Gardening Club Report – March Meeting – by June Harris
Our March speaker was Jacqueline Rose, who is a member of the Sussex Botanical Recording Society, whose main activity is the continuous recording of Sussex Flora over the centuries. The society has recently published a book based on these records, entitled ‘The Flora of Sussex”, which Jacqueline’s own recordings have contributed to. She showed us a series of excellent quality slides of Sussex wild plant discoveries, taken mostly by herself during her regular and repeat visits to known haunts over the last year or so. As all gardeners are aware, the conditions required for a plant to thrive are many and varied, from damp and shady to chalk downland, thin poor soil to the roots of trees, each, however, crucial to the establishment of each one, so Jacqueline’s visits encompass these differentiated environments where they exist locally. Some of the slides she showed us revealed the continuing presence of plants of particular interest to us in the Hastings area. One such is the “toothwort”, a parasitic plant, which grows on tree roots and has been recorded in Alexandra Park since the 19th century but is rare throughout Sussex. Near to Pett, on the site of the old Broomgrove Power Station in Ore, the rare lesser centaury has been recorded, along with other more common centauries. The “bird’s nest orchid”, which will be familiar to many locally, is present in Hastings Country Park, along with five other wild orchid species. A ground clearance programme is ongoing on the Firehills, to clear the rampant gorse and restore the lowland heathland to enable flora historically recorded there hopefully to re-establish. Recent visits have revealed signs that the heathland is developing well and showing promise, with heathers, dwarf gorse and common dodder all sighted. Visitors to Fairlight Churchyard in September can enjoy the pretty, scented white flowers of Himalayan Knotweed, which, although not native, has naturalised there, while at Camber Sands, sea holly, hitherto only recorded at the golf course, has now been spotted on the dunes, a new siting in this environment. Recordings of plants over the centuries show many changes in location of some plants, initial appearances of others and, sadly, many losses. An example would be the “goosefoot”, always rare in Sussex, but present in the Seven Sisters area, which is becoming increasingly scarce. Changes over time, including coastal development and changes in farming practice have combined to steadily reduce the overall number of species recorded, another documented ill-effect of human intervention and the industrialisation of the rural and coastal landscape we perhaps do not value enough.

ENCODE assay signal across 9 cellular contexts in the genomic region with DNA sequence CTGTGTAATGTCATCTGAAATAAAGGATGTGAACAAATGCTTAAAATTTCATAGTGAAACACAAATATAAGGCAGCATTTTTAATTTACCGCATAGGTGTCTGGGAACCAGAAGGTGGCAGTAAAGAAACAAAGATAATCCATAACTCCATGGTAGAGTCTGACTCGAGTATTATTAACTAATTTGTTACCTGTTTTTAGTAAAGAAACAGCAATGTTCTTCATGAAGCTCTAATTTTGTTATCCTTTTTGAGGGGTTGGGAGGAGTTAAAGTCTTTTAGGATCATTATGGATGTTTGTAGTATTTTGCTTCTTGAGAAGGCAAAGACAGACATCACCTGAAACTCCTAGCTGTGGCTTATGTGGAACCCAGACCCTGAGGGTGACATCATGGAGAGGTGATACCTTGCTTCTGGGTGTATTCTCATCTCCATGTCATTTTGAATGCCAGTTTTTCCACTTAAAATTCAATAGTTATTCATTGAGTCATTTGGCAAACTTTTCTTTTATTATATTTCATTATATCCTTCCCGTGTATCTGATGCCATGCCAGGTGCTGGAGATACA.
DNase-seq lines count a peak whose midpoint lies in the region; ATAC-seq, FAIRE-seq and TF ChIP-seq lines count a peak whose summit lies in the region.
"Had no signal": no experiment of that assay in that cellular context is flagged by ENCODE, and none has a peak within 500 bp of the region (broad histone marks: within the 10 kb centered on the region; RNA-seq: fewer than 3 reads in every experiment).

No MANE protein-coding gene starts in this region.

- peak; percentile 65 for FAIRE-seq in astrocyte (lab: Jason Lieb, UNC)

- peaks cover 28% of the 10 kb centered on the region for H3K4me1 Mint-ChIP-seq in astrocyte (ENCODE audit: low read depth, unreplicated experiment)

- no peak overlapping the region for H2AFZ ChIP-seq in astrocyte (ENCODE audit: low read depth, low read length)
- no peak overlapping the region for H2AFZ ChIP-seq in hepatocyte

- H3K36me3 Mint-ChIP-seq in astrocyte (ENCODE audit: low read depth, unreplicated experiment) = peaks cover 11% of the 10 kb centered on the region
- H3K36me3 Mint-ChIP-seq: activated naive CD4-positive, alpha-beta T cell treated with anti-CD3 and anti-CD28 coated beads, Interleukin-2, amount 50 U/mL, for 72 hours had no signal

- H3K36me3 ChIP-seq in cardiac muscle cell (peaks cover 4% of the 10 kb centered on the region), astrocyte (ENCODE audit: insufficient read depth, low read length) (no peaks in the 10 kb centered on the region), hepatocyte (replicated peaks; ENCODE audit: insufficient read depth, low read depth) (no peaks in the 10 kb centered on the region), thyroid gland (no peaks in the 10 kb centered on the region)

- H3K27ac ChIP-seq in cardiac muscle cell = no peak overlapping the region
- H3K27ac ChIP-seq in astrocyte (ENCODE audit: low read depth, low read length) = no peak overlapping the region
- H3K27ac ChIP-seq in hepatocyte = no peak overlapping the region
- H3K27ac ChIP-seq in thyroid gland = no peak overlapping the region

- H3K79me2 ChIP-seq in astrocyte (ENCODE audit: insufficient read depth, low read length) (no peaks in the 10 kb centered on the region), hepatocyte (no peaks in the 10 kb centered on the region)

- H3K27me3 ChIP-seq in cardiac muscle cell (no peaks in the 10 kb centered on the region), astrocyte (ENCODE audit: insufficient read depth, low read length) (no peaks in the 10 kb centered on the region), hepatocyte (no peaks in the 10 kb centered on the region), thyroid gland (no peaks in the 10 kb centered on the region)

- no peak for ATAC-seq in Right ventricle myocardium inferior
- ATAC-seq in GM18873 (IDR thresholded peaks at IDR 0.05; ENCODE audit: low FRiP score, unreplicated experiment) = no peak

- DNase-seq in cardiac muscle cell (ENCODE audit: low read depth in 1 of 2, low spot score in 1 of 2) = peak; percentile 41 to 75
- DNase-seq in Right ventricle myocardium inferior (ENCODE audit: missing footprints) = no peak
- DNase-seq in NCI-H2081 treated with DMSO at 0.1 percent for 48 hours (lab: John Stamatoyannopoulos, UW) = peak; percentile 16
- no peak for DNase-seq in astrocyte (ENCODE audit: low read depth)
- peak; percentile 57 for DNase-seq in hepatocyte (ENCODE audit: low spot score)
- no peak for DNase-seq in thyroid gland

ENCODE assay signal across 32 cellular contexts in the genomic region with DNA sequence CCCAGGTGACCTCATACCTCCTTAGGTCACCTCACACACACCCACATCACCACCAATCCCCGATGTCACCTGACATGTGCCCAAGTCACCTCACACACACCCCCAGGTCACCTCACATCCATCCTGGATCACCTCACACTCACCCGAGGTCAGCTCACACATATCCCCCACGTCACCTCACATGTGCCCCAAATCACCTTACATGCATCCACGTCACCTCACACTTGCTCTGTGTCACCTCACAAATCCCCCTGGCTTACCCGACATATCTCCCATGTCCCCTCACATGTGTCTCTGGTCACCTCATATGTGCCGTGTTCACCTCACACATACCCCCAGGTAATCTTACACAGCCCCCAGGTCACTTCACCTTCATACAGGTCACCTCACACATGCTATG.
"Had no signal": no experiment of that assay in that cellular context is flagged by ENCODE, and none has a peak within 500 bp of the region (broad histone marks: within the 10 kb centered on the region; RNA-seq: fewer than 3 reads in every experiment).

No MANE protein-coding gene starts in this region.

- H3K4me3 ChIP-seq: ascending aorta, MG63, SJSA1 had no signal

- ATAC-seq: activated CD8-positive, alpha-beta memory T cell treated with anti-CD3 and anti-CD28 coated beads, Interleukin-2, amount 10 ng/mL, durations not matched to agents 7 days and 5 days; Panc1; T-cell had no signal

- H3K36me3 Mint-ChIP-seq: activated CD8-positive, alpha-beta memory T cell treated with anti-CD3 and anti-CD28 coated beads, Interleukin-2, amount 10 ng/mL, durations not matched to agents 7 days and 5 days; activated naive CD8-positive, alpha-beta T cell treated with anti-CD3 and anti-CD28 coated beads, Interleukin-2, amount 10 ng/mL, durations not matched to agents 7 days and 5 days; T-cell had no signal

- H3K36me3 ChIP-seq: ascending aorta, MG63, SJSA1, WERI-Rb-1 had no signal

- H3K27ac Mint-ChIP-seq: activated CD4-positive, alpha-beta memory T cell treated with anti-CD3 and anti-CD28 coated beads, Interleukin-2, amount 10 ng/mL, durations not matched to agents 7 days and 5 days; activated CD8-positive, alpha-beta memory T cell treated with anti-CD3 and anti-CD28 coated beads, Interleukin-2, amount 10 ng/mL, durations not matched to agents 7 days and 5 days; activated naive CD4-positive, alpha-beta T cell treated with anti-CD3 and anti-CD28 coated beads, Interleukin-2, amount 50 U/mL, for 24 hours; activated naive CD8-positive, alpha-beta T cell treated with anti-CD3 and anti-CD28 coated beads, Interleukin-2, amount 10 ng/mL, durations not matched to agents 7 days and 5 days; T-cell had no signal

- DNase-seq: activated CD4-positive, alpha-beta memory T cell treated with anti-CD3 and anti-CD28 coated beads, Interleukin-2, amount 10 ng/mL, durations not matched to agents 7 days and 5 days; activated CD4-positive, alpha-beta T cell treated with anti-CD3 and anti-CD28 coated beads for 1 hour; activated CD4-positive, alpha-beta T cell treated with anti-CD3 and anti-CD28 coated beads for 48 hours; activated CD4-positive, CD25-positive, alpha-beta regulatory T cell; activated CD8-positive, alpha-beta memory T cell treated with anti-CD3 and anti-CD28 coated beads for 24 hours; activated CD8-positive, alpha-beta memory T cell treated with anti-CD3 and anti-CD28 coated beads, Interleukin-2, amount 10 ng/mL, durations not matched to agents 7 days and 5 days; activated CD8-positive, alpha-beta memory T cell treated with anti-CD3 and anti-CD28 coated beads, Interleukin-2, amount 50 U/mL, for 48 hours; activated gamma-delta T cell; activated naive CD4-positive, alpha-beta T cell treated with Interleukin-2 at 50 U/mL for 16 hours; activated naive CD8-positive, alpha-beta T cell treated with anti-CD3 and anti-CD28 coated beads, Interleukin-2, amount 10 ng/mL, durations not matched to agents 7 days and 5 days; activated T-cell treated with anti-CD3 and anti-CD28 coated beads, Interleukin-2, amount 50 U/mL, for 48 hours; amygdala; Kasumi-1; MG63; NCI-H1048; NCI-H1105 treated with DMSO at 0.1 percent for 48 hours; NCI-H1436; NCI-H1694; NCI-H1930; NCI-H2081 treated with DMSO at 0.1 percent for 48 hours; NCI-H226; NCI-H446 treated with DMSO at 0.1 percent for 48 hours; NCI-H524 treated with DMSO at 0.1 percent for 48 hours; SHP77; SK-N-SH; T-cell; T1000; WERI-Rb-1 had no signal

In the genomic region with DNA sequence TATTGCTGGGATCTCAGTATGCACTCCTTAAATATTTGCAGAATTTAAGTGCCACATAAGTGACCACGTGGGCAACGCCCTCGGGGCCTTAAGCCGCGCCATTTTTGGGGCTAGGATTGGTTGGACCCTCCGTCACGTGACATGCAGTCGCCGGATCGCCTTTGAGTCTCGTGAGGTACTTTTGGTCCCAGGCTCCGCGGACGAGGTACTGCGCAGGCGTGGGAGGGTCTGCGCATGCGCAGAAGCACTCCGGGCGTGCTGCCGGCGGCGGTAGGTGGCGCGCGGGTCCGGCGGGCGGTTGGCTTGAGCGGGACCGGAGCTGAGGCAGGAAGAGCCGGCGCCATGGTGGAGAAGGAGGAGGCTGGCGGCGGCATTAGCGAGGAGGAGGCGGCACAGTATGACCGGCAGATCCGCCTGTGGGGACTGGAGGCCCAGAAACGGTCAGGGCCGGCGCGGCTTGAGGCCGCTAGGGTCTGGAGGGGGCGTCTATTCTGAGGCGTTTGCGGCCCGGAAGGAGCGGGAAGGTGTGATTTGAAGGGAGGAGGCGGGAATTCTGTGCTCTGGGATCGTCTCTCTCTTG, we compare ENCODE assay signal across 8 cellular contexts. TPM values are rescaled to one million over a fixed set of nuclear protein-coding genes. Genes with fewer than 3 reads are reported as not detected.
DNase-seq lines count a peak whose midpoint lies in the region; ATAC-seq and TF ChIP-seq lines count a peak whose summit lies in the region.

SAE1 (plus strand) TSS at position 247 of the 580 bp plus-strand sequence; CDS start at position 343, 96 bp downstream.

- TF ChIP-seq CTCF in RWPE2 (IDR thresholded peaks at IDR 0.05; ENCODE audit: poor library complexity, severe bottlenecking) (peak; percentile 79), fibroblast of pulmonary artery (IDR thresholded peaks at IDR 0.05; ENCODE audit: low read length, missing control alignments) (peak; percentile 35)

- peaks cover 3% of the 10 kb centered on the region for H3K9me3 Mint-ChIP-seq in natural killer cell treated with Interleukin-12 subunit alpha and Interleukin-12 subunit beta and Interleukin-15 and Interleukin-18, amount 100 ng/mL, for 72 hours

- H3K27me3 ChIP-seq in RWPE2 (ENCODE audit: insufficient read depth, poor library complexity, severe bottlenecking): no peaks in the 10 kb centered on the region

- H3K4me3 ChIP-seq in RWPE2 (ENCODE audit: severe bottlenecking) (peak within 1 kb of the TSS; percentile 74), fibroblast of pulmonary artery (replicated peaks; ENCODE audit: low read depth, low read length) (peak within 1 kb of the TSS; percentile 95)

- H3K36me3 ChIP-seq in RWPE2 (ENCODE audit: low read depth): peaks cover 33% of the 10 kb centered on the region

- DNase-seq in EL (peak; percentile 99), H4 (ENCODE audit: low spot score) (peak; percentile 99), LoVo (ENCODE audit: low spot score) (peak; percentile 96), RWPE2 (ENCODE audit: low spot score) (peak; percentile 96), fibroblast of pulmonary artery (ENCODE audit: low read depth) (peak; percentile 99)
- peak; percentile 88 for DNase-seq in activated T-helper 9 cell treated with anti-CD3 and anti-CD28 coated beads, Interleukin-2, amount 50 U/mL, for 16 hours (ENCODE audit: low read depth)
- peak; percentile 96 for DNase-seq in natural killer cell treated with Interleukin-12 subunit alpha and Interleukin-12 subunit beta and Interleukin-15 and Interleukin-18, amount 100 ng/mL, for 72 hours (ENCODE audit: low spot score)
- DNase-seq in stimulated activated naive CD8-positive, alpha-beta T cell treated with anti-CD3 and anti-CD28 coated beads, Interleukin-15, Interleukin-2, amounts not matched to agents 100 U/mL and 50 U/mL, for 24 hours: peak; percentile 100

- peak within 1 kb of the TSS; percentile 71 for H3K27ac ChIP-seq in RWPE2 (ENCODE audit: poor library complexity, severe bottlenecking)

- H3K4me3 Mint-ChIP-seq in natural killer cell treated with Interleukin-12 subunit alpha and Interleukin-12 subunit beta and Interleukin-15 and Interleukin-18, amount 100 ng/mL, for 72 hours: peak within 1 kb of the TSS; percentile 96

Gardening Club Report – February Meeting – by June Harris
Our speaker this month was Anna Locke, who is a fully qualified permaculture designer and teacher. She runs regular workshops at Rock House, Hastings on various permaculture topics and also offers consultancy visits to individual clients or groups, to advise on how best to design plots using permaculture principles.
In a very informative talk she explained that “permaculture,” a contraction
of permanent agriculture, came about as a reaction against the “industrial”
methods of agriculture of the post war period, with its widespread use of pesticides and conversion to vast prairie-style monoculture. It is a solution based approach that goes beyond the more simplistic concept of the sustainability of agricultural practices, moving instead towards a more holistic and long-term approach towards ecological repair and regeneration using sound ethics and principles, not just in agriculture, but including, for example, solar power and wind farming.
Permaculture is not simply a quick-fix solution to improving one’s soil, but is a framework for a much more wide-ranging change in attitude to all aspects of our daily lives brought about through a re-engagement with nature. In practice it has a low impact on the environment, but helps us get the most out of our resources, the while improving yields through a greater understanding of the dynamics of nature. Anna went on to explain how we might apply the principles to our own gardens through appropriate design and management based on the concept of healthy soil = healthy plants = healthy people, an approach which, in the wider context, enables the regeneration of soil, which provides the groundwork for benefits to land, communities, the economy, and the wider environment.